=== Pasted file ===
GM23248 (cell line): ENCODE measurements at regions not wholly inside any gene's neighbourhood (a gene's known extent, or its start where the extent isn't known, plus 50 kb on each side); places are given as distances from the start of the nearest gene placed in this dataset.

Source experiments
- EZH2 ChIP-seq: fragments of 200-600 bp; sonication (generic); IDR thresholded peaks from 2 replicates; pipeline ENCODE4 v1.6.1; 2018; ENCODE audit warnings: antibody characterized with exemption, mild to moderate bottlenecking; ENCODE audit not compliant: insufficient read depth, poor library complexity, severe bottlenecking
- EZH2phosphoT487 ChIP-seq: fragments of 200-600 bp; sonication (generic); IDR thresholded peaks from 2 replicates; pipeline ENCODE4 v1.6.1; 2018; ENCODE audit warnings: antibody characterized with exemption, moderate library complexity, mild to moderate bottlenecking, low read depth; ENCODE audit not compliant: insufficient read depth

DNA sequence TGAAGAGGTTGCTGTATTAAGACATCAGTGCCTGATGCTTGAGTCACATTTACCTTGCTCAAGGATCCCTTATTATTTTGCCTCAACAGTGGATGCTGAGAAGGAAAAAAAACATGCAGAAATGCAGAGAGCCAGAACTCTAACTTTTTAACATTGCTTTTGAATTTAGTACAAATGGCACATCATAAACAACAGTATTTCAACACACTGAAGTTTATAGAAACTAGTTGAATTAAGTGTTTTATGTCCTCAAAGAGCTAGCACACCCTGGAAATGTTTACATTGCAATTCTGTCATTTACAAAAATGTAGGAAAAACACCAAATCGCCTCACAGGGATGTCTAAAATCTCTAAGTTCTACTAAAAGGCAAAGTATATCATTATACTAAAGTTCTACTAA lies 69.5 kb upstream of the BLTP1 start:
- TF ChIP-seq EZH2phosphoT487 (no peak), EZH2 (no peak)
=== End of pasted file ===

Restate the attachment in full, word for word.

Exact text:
GM23248 (cell line): ENCODE measurements at regions not wholly inside any gene's neighbourhood (a gene's known extent, or its start where the extent isn't known, plus 50 kb on each side); places are given as distances from the start of the nearest gene placed in this dataset.

Source experiments
- EZH2 ChIP-seq: fragments of 200-600 bp; sonication (generic); IDR thresholded peaks from 2 replicates; pipeline ENCODE4 v1.6.1; 2018; ENCODE audit warnings: antibody characterized with exemption, mild to moderate bottlenecking; ENCODE audit not compliant: insufficient read depth, poor library complexity, severe bottlenecking
- EZH2phosphoT487 ChIP-seq: fragments of 200-600 bp; sonication (generic); IDR thresholded peaks from 2 replicates; pipeline ENCODE4 v1.6.1; 2018; ENCODE audit warnings: antibody characterized with exemption, moderate library complexity, mild to moderate bottlenecking, low read depth; ENCODE audit not compliant: insufficient read depth

DNA sequence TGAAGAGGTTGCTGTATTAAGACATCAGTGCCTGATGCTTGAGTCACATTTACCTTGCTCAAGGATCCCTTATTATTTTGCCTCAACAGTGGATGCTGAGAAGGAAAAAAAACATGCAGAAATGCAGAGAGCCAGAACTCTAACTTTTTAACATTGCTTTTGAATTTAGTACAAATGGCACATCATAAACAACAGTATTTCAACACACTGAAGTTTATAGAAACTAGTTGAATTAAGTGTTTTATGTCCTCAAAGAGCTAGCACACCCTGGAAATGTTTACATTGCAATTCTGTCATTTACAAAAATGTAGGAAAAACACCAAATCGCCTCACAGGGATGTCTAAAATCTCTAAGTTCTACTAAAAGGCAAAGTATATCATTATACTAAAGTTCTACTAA lies 69.5 kb upstream of the BLTP1 start:
- TF ChIP-seq EZH2phosphoT487 (no peak), EZH2 (no peak)